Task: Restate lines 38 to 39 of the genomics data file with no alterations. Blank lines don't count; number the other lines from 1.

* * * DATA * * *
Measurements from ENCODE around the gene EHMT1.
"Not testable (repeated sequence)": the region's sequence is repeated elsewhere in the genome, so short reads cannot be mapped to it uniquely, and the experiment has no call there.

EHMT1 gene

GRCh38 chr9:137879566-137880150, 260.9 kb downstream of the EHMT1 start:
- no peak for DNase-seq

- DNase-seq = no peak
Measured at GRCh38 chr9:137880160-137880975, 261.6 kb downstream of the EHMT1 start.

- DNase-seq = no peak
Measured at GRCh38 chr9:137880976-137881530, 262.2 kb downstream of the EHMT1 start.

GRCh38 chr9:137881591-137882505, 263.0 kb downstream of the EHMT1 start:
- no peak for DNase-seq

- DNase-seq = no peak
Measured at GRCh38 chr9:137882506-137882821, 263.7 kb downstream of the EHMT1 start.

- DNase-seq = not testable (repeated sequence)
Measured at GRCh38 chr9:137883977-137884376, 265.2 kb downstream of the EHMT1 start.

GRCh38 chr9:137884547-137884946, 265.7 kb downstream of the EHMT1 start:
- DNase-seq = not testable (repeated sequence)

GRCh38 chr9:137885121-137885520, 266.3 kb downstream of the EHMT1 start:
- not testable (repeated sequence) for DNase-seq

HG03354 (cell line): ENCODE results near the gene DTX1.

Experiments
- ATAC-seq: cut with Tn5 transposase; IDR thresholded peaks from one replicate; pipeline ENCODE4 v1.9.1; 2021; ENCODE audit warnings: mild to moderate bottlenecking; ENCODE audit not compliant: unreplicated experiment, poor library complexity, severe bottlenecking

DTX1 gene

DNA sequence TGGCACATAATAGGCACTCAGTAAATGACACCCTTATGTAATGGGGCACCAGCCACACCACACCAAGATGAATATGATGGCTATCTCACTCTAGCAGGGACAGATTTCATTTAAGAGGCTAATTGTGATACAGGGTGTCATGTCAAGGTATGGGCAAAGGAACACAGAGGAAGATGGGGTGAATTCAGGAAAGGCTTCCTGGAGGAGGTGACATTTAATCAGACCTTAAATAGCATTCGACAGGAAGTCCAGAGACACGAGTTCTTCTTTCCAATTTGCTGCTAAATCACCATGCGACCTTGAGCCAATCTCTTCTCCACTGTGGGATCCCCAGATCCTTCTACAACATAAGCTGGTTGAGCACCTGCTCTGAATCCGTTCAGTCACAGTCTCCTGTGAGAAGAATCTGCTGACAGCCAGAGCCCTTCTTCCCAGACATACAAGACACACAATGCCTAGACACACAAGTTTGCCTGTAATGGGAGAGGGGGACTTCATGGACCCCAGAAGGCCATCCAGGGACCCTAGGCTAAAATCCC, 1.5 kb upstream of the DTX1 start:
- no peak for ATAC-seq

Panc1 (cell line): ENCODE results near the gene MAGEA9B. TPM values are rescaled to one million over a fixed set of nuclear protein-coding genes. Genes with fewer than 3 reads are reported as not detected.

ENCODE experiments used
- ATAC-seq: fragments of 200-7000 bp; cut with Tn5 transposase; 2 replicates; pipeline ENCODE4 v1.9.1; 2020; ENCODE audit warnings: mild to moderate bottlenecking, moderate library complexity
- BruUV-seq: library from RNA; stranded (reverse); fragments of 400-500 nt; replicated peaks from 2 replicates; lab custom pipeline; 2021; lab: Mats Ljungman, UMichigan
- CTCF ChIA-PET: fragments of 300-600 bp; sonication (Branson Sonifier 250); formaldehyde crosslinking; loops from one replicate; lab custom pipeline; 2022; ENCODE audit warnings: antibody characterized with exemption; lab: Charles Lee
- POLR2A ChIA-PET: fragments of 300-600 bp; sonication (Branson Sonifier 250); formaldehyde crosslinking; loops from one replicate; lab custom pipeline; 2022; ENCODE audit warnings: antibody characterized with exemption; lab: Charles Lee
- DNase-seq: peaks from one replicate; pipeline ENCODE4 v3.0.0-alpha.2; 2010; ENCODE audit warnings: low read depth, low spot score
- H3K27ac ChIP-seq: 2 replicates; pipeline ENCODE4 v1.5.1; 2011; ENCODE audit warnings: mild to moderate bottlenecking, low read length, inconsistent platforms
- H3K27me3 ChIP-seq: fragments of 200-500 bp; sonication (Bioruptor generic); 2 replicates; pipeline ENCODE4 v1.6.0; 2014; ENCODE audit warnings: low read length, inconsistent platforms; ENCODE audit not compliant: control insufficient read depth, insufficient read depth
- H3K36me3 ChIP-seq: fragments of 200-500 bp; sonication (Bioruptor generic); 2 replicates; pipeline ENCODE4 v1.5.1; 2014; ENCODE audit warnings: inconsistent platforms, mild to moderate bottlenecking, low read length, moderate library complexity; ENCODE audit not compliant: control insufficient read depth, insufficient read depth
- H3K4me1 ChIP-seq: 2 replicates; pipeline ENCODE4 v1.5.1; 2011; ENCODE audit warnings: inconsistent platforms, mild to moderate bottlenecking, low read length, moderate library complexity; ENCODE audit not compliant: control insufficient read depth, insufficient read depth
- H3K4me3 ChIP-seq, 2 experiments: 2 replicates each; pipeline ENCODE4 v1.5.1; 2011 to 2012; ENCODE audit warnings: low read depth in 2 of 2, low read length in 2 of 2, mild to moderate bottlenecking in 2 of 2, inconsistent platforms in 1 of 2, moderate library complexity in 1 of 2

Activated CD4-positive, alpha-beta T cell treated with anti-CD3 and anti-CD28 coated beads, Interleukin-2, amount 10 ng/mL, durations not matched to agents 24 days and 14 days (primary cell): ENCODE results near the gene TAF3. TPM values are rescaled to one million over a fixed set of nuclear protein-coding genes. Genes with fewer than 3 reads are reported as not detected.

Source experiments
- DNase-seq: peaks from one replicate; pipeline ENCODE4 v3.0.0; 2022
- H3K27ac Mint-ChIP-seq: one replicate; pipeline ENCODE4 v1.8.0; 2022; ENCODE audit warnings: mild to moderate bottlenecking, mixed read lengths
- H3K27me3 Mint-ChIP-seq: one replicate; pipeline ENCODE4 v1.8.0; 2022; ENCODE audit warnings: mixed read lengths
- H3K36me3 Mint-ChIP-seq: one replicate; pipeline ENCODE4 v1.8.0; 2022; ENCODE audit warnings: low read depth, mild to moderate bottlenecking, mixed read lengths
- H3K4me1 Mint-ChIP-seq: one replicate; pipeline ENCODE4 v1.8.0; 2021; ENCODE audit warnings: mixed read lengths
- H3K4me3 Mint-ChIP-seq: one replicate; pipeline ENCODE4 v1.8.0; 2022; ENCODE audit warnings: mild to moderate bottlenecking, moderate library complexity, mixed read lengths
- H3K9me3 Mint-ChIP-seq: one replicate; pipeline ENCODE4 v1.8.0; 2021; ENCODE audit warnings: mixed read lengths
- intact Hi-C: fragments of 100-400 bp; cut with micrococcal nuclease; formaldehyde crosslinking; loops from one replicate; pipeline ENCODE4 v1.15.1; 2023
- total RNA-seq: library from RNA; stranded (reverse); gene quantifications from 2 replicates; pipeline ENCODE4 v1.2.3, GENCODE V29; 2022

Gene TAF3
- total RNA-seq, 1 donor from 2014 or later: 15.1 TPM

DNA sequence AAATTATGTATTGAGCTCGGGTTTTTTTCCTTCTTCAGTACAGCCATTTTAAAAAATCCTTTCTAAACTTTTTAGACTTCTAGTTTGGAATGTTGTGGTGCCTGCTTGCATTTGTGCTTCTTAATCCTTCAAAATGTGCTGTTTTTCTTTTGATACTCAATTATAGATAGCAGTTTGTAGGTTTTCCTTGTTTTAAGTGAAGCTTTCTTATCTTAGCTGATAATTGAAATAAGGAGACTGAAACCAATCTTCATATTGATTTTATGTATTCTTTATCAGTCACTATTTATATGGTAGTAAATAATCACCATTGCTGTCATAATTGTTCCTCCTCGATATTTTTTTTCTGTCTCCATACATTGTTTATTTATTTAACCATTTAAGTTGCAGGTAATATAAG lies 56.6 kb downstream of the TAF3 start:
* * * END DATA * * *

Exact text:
Activated CD4-positive, alpha-beta T cell treated with anti-CD3 and anti-CD28 coated beads, Interleukin-2, amount 10 ng/mL, durations not matched to agents 24 days and 14 days (primary cell): ENCODE results near the gene TAF3. TPM values are rescaled to one million over a fixed set of nuclear protein-coding genes. Genes with fewer than 3 reads are reported as not detected.

Source experiments